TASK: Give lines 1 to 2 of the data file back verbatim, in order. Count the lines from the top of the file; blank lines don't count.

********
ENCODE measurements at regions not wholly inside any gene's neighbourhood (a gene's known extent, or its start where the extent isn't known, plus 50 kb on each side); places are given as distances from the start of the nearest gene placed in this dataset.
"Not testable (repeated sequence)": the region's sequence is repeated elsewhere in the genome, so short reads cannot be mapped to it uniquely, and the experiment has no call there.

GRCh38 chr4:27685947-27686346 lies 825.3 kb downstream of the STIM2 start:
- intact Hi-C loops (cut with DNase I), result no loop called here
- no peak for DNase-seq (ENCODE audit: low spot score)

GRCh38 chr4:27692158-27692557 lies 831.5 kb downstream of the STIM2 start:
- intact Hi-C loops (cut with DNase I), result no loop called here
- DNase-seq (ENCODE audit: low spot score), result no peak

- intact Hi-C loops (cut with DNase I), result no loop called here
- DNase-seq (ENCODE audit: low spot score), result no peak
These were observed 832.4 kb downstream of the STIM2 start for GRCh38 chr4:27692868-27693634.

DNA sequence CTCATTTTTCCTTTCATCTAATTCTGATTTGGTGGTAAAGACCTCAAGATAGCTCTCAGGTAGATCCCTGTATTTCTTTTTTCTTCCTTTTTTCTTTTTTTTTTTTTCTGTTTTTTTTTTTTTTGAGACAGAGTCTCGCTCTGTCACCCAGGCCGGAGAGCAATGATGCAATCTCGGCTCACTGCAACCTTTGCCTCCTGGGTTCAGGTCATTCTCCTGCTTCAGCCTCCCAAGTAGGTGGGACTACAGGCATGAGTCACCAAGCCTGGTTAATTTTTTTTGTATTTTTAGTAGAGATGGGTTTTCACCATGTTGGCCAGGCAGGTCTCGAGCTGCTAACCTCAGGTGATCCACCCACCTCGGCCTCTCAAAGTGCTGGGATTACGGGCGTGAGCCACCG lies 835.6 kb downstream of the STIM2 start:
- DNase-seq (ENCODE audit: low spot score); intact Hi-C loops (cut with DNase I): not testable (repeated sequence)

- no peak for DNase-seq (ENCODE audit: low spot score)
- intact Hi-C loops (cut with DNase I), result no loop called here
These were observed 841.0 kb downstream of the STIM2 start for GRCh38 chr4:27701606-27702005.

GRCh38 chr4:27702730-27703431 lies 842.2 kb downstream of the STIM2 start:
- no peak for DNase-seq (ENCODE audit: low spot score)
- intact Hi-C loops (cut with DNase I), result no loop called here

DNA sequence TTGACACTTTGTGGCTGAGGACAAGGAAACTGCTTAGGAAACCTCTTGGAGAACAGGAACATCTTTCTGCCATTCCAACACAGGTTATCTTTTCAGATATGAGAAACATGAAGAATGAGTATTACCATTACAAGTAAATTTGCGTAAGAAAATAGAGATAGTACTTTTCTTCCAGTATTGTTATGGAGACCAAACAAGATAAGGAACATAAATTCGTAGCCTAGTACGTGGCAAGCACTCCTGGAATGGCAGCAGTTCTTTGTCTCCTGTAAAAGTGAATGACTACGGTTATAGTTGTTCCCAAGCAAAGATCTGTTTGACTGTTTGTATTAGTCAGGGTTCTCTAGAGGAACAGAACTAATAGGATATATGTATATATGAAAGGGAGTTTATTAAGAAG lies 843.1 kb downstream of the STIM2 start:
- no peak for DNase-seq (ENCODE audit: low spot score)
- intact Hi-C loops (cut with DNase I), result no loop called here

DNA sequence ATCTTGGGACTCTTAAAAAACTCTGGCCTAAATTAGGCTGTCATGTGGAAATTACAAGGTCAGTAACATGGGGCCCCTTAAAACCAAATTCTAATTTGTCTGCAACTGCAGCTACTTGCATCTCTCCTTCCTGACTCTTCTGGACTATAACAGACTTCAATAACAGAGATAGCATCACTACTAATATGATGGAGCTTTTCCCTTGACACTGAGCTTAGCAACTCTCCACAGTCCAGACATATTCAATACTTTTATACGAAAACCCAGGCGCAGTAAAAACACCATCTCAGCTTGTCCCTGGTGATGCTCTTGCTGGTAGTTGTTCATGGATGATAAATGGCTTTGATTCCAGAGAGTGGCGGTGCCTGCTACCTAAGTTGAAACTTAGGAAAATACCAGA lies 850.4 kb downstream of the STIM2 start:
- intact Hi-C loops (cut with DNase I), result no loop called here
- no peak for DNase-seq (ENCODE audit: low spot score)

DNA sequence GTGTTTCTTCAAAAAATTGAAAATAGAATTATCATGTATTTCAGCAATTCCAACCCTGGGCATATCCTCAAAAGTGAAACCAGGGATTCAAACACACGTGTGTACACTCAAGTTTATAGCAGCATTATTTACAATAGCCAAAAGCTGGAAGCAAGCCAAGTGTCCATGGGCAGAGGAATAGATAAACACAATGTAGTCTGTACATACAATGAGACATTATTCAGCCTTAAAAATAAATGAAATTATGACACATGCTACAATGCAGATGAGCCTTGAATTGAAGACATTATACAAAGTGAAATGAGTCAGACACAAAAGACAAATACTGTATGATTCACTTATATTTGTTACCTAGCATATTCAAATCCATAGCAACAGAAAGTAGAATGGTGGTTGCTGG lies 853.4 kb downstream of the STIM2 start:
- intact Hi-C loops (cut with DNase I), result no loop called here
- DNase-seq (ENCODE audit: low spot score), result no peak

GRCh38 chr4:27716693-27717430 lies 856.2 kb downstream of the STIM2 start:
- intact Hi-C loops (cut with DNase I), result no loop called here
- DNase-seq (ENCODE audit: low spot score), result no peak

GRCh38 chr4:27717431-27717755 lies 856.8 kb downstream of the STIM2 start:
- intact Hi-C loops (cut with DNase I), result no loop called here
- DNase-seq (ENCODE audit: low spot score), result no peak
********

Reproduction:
ENCODE measurements at regions not wholly inside any gene's neighbourhood (a gene's known extent, or its start where the extent isn't known, plus 50 kb on each side); places are given as distances from the start of the nearest gene placed in this dataset.
"Not testable (repeated sequence)": the region's sequence is repeated elsewhere in the genome, so short reads cannot be mapped to it uniquely, and the experiment has no call there.